1. Police officers in New Jersey used a search warrant to seize a “piece of evidence” at the center of a local newspaper’s investigation into alleged corruption at a city agency, the paper’s editor said.
The New Brunswick Police Department on Tuesday executed a search warrant that allowed them to seize a water meter from the New Brunswick Today office that was part of the newspaper’s ongoing investigation into the New Brunswick Water Utility, the paper’s editor, Charles Kratovil, told BuzzFeed News on Wednesday. Media advocates described the actions of law enforcement as “incredibly disturbing” and a way to “intimidate reporters” from reporting on activities of the city and those in power.
After a 13-minute interaction with Kratovil, which he recorded, two officers left with the water meter that had been provided to the newspaper by a confidential source, according to a press release from New Brunswick Today. Police were able to seize the property after getting a a search warrant signed by Superior Court Judge Colleen M. Flynn. Kratovil said that the water meter in question was “proof that a crime had been committed” according to a former utility employee.
The officers and the search warrant indicated that the water meter was “stolen property.”
Kratovil said that police Capt. JT Miller said a police investigation began after someone at the utility watched a Dec. 16 live Facebook broadcast by the newspaper, which carried a segment featuring the water meter. The utility then reported the meter “missing,” Kratovil said, adding that he intended for an independent agency to test if the meter had been tampered with as part of their investigation into allegations of corruption at the utility.
While the search warrant declined the police’s request to seize the paper’s video camera, it allowed the officers “to search for and seize a memory card or other medium” on which the video featuring the water segment had been shot. However, because it was a Facebook live video, there was no such card for the officers to remove.
“The execution of this questionable warrant is a very serious concern, and not only because the item taken had the potential to support or prove allegations of corruption in the Water Utility’s Billing and Meter Reading Division,” Sean Monahan, the co-founder and publisher of New Brunswick Today, said in a statement. “Even more alarming was the revelation that police were originally hoping to also seize our video camera, simply because it had been used in the production of a news broadcast featuring the water meter.”
Miller, the police captain, told BuzzFeed News that the water meter belonged to the city and had been reported stolen from the utility. He said the police had been conducting a months-long criminal investigation into the utility and that they needed the water meter back for their own evidence.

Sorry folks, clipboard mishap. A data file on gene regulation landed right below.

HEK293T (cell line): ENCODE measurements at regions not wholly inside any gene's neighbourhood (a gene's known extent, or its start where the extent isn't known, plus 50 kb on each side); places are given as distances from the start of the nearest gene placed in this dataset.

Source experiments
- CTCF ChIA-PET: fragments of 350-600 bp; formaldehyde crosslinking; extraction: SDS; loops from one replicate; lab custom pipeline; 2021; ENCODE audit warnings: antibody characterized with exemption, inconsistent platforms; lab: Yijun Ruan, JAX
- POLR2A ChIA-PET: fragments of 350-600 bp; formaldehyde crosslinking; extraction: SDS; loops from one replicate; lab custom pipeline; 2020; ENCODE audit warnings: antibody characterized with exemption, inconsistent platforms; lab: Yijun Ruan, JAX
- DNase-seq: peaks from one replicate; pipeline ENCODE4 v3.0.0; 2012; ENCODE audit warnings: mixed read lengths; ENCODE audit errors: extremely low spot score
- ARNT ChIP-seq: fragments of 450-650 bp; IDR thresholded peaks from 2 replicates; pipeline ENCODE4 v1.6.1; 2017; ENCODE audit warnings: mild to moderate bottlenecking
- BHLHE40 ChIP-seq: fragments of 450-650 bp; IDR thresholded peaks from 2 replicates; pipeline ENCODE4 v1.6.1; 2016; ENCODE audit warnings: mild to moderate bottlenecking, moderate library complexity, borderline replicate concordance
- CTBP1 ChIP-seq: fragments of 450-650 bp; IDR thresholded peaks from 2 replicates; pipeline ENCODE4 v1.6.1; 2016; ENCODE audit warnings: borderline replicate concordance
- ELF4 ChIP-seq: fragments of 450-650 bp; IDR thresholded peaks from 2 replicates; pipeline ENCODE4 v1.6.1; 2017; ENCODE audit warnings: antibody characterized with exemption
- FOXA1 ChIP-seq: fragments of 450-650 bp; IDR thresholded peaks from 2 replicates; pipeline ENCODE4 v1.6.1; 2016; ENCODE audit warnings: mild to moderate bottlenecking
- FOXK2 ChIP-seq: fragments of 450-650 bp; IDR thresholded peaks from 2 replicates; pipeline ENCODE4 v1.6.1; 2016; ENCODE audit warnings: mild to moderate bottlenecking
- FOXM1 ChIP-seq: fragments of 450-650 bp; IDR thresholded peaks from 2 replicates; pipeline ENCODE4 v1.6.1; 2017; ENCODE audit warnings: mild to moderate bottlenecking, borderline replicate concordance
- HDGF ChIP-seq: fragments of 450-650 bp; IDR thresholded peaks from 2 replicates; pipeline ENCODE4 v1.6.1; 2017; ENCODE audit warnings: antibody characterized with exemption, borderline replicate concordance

Miller said that he spoke to Kratovil twice on the phone, asking he turn over the water meter “since it was city property and didn’t belong to him.” He said that Kratovil indicated that he would not turn it over until his own investigation was complete, but had agreed to speak to a detective about it.
Miller said that he later told Kratovil that police were not looking to charge him as he had not stolen the water meter himself.
When Kratovil refused to turn it over, Miller said they obtained a search warrant and seized it.
Mark Lavenberg, the utility Director, told BuzzFeed News that he had reported the water meter stolen, but directed all inquiries to a spokesperson who further referred the matter to the police department.
“Any attempt by a government or a police department to intimidate journalists or to discourage reporting is very troubling,” Mike Rispoli of Free Press — a national media advocacy organization — told BuzzFeed News.
Rispoli, the journalism campaign director for Free Press in New Jersey, said that the police department’s actions were “incredibly disturbing.”
“It’s very clear that the city of New Brunswick’s targeting of New Brunswick Today is meant to intimidate reporters as well as any sort of investigation into the activities of both the city and the specific case of the Water Utility,” Rispoli said, adding that Kratovil and his team were doing “very good watchdog reporting in the city through their investigation of alleged misconduct at the Water Utility.”
Rispoli said they were trying to determine whether Kratovil would be protected under New Jersey’s shield law — which protects sources and newsgathering materials.
“I do very much think that this is press freedom case and that the confiscation of the water meter was a violation of the rights afforded to journalists through the course of news gathering,” he said.
In a statement to BuzzFeed News, Miriam Ascarelli, president of the New Jersey chapter of the Society of Professional Journalists, said, “NJ-SPJ takes the execution of search warrants in newsrooms seriously. We’ll be watching this situation closely.”
Rispoli said that it was “definitely a possibility” that Kratovil could be charged with a crime, and said the Free Press would be willing to provide Kratovil with legal assistance. He pointed out that as New Brunswick Today is a small, hyperlocal media outlet, and pursuing legal challenges would be a financial burden.
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